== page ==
I’m still working my way through Dedication. You know, the new Carly Rae Jepsen album I waited years for? While chances are good that you either adored it immediately or never cared much about it in the first place, I know I’m not the only fan caught someplace between the extremes. I’ve been tentative about judging it too seriously, knowing I shouldn’t be in a rush to intentionally decide to cherish or forget it. Jepsen’s music has always been about feeling anyhow, and not all feeling can be love at first sight. Some of it is, though.
Anyway, here are three songs from this past week that I’m immediately on board with.
Jai Paul: “He”
For the first time since 2012, Jai Paul has released new music. Now what else is there to wait for? After the once famously elusive Neutral Milk Hotel rendered the impossible possible by re-emerging for a years-long reunion tour, Paul became indie music’s reigning hermit. Until last week, it seemed he was likely to never officially release even a third song. But out of the blue he’s unleashed not only an “official” version of the bundle of demos which were leaked in 2013, but also two brand new tracks. “Do You Love Her Now” and “He” carry the woozy, club-ready quality we’ve come to know from Jai’s previous material, and both are tremendous.
“He” is my favorite of the two. It cuts a direct line between many of the pop-friendly genres of the past 40 years. “He” rides Eye of the Tiger eighth notes, floats warm synth waves, and hits Sophie-grade turbulence. Over 5½ minutes, the song builds and shrinks and swells. Jai Paul has always struck me as kin especially to Caribou, but this track feels just as much like the best we’ve heard from once-in-a-while genius Francis and the Lights. Given the timeline of his solo career, it feels way too early to hope for more new Jai Paul — good thing we now have so much more of it to explore.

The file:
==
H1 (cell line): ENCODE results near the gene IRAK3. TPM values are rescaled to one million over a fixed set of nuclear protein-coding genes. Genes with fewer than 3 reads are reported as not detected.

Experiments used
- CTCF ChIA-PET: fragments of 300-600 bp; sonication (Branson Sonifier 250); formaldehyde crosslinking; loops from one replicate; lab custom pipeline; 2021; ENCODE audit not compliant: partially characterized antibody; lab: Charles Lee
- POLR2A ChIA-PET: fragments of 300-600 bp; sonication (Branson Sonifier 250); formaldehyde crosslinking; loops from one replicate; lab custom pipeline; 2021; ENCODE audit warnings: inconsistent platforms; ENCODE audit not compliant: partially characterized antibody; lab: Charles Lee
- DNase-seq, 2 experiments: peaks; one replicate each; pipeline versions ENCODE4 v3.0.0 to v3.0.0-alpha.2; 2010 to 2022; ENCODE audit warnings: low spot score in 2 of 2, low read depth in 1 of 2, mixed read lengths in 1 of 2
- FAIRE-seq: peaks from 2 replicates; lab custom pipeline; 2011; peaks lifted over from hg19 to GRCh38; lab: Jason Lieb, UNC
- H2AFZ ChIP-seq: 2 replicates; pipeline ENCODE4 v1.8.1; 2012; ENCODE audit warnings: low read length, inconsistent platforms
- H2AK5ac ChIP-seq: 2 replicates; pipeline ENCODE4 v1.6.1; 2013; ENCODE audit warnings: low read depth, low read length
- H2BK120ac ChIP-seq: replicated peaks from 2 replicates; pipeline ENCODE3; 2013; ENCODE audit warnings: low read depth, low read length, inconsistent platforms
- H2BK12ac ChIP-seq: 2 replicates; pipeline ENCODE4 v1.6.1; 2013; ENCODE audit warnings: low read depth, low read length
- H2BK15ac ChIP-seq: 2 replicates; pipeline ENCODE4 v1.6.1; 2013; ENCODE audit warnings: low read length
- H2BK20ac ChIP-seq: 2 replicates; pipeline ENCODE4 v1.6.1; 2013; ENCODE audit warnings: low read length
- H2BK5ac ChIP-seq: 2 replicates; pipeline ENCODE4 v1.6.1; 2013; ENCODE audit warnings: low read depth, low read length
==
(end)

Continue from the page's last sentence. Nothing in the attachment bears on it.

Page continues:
Rosalía: “Aute Cuture”
It’s astounding how much Rosalía has exploded in popularity in the last six months; she’s on a roll and showing no signs of letting up. Her latest video (and Revlon vehicle) “Aute Cuture” is unstoppable with its fashionable, filmic presentation which has long been the norm for the star. I love how elemental El Guincho’s production on this — he gets so much traction out of the fake horn keyboard setting! “Aute Cuture” is the most Beyoncé we’ve seen Rosalía, and I remain so, so excited about it.
Bon Iver: “Hey, Ma”
Even if “Hey, Ma” is perhaps not as instantly tremendous as Bon Iver’s post-Blood Bank return “Calgary,” it could have saved Eaux Claires 2018. Whereas Justin Vernon & Co.’s summer festival was experimentally mum to its detriment (releasing the lineup as gates opened, with a lineup that meagerly rewarded ticket-buyers once they arrived), the same approach is much more palatable. What do we find in “Hey, Ma”? Save for its 22, A Million pulse and vocal sampling, it feels quite Bon Iver, Bon Iver in scale and texture. Whereas fellow newcomer “U (Man Like)” feels much more jarring in its tonal departure from previous Bon work (that Hornsby piano!), “Hey, Ma” is more of an oeuvre recap. Whatever, I really like it!